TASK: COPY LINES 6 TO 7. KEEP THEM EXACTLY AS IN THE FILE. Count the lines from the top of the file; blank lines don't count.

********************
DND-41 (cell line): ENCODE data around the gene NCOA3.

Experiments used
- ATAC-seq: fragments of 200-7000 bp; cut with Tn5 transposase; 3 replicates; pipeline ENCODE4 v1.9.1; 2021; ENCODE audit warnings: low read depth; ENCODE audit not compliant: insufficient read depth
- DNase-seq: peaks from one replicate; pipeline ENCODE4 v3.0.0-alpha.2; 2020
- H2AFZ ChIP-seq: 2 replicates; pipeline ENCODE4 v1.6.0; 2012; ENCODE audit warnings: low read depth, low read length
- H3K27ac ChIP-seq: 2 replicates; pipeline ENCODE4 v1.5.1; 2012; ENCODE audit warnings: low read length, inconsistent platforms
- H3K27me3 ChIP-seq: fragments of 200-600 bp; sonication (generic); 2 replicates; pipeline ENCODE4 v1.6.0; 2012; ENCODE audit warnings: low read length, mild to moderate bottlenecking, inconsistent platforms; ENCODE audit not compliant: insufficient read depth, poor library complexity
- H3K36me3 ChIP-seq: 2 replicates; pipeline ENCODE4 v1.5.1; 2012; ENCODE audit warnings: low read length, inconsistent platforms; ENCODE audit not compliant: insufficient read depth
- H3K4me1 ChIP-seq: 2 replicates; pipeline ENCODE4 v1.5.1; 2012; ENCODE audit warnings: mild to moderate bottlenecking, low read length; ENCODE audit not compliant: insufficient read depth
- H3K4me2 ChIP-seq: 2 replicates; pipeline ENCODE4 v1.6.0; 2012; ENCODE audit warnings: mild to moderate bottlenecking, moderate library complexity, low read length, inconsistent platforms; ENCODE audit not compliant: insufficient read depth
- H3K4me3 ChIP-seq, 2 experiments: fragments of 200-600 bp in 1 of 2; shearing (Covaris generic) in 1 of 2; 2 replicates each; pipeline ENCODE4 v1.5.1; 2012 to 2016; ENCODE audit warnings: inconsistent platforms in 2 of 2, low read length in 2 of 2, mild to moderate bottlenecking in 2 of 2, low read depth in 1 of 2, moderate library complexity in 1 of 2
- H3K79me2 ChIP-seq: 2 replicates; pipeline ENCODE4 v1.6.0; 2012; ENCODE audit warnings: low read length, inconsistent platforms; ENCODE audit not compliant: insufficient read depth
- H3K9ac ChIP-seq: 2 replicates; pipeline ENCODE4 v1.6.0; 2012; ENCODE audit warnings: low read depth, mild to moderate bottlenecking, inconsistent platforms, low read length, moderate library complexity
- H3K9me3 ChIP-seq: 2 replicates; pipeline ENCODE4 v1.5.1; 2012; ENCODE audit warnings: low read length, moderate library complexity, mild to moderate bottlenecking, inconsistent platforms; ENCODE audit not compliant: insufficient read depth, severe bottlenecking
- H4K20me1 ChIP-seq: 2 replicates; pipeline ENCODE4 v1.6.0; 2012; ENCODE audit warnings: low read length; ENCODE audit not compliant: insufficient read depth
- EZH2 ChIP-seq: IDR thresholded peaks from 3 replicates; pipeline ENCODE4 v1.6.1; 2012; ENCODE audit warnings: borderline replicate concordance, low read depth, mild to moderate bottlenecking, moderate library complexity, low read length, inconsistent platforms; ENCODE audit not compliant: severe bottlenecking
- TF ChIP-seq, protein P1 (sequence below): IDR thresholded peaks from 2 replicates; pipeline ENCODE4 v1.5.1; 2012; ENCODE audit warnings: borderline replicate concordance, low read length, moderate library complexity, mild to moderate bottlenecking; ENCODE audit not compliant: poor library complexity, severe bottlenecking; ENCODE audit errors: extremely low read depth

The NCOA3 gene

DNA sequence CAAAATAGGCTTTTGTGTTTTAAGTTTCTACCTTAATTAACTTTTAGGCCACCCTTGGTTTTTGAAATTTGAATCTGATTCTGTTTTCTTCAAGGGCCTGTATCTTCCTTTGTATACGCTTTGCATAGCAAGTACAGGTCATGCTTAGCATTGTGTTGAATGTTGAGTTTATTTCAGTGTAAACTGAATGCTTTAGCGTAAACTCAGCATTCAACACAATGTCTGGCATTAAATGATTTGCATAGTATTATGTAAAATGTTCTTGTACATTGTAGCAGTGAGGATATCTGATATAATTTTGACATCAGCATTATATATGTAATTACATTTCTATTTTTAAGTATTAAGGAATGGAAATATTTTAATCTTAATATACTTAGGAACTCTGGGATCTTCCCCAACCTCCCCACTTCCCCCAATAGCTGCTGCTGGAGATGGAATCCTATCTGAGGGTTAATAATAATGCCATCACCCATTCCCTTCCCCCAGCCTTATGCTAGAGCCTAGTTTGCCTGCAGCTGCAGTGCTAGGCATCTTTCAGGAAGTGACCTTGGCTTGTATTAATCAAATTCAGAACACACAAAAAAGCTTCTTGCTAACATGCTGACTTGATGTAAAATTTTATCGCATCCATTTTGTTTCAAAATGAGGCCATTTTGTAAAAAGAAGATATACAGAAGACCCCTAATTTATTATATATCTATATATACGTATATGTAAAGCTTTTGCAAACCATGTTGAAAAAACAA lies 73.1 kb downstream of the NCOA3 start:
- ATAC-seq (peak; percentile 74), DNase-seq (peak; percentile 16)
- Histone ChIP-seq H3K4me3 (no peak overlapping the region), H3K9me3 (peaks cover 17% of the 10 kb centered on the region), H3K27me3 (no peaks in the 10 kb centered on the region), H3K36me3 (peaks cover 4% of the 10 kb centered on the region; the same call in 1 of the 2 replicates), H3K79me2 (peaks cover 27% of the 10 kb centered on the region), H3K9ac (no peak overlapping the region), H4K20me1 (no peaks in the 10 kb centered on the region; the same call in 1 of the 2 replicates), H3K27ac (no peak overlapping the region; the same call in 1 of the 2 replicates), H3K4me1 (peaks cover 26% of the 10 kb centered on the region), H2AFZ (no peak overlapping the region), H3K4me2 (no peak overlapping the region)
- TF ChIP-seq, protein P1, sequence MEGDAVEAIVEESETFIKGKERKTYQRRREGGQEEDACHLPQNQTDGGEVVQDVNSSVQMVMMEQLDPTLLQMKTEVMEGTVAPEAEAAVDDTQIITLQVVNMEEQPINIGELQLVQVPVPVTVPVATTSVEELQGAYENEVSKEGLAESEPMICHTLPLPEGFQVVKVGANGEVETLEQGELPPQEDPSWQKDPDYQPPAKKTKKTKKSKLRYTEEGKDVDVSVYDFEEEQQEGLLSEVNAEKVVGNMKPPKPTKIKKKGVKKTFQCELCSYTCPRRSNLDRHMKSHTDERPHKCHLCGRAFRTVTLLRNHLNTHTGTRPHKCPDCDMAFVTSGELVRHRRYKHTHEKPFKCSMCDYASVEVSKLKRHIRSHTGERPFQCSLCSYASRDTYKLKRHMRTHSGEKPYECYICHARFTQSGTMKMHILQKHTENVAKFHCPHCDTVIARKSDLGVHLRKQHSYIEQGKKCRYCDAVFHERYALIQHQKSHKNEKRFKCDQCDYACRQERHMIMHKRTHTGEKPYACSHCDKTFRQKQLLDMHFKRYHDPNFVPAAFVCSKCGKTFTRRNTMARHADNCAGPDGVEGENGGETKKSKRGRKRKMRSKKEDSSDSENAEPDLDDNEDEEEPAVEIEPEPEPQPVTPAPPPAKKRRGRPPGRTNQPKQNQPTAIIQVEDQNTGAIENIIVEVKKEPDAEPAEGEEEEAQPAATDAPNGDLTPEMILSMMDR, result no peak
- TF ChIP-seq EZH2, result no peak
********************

- H3K27ac ChIP-seq: 2 replicates; pipeline ENCODE4 v1.5.1; 2012; ENCODE audit warnings: low read length, inconsistent platforms
- H3K27me3 ChIP-seq: fragments of 200-600 bp; sonication (generic); 2 replicates; pipeline ENCODE4 v1.6.0; 2012; ENCODE audit warnings: low read length, mild to moderate bottlenecking, inconsistent platforms; ENCODE audit not compliant: insufficient read depth, poor library complexity